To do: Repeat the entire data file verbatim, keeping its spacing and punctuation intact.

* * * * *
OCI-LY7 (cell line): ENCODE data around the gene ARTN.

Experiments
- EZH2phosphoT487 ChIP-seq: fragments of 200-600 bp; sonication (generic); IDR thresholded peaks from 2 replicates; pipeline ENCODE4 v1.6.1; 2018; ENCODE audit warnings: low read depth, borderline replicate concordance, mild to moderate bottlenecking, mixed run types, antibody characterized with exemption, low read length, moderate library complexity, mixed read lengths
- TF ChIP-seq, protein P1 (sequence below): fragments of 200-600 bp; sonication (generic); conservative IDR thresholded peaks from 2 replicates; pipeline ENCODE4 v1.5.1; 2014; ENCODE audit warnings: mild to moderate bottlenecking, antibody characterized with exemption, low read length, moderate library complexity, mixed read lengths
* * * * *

OCI-LY7 (cell line): ENCODE data around the gene ARTN.

Experiments
- EZH2phosphoT487 ChIP-seq: fragments of 200-600 bp; sonication (generic); IDR thresholded peaks from 2 replicates; pipeline ENCODE4 v1.6.1; 2018; ENCODE audit warnings: low read depth, borderline replicate concordance, mild to moderate bottlenecking, mixed run types, antibody characterized with exemption, low read length, moderate library complexity, mixed read lengths
- TF ChIP-seq, protein P1 (sequence below): fragments of 200-600 bp; sonication (generic); conservative IDR thresholded peaks from 2 replicates; pipeline ENCODE4 v1.5.1; 2014; ENCODE audit warnings: mild to moderate bottlenecking, antibody characterized with exemption, low read length, moderate library complexity, mixed read lengths